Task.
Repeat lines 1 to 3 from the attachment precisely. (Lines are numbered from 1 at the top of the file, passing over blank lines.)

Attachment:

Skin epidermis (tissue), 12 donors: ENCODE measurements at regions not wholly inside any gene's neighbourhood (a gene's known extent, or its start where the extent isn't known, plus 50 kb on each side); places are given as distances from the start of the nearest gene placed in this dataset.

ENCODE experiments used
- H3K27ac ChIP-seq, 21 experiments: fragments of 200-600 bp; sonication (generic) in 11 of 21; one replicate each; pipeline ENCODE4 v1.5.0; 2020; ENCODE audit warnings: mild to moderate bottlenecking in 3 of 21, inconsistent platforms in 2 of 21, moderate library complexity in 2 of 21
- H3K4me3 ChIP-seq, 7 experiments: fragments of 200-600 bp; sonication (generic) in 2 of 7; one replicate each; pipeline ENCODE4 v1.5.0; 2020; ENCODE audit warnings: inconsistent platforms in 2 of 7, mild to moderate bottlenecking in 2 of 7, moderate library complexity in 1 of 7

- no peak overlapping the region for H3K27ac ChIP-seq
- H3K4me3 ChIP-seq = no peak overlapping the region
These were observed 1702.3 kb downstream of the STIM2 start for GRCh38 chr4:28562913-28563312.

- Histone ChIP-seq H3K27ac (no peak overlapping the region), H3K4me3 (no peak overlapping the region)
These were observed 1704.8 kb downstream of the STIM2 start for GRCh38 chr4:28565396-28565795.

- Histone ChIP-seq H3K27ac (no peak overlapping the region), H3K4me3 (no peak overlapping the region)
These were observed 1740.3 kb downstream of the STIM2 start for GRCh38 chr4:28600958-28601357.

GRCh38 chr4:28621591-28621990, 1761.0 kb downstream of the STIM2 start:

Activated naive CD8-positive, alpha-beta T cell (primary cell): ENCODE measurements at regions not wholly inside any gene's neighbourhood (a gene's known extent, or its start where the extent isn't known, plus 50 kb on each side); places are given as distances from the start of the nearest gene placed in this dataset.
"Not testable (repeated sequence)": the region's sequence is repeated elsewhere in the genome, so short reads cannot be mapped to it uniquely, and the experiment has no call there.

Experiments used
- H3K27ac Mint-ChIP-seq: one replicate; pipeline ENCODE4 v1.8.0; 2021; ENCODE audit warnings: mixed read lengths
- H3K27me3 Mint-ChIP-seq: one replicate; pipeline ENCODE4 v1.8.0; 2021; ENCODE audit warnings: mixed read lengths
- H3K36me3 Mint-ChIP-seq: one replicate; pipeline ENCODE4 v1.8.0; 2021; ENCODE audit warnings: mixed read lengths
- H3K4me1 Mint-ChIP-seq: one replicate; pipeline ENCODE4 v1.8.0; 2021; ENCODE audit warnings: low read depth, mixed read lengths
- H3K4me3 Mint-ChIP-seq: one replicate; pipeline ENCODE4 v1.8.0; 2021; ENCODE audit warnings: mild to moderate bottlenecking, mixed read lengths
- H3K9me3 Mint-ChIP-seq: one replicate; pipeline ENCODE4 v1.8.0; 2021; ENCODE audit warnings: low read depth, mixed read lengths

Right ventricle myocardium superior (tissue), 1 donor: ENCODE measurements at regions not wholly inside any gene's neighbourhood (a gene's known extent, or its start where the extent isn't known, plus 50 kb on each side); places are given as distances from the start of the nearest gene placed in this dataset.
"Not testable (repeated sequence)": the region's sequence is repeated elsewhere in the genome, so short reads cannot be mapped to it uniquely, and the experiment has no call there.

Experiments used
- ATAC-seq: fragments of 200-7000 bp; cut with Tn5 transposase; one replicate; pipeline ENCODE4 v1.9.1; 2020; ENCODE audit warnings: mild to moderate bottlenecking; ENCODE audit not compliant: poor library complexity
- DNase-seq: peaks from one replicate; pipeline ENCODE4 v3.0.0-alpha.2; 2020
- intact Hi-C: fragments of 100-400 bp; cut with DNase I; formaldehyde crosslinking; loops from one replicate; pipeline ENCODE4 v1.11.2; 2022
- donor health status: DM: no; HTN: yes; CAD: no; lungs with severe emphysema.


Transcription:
Skin epidermis (tissue), 12 donors: ENCODE measurements at regions not wholly inside any gene's neighbourhood (a gene's known extent, or its start where the extent isn't known, plus 50 kb on each side); places are given as distances from the start of the nearest gene placed in this dataset.

ENCODE experiments used
- H3K27ac ChIP-seq, 21 experiments: fragments of 200-600 bp; sonication (generic) in 11 of 21; one replicate each; pipeline ENCODE4 v1.5.0; 2020; ENCODE audit warnings: mild to moderate bottlenecking in 3 of 21, inconsistent platforms in 2 of 21, moderate library complexity in 2 of 21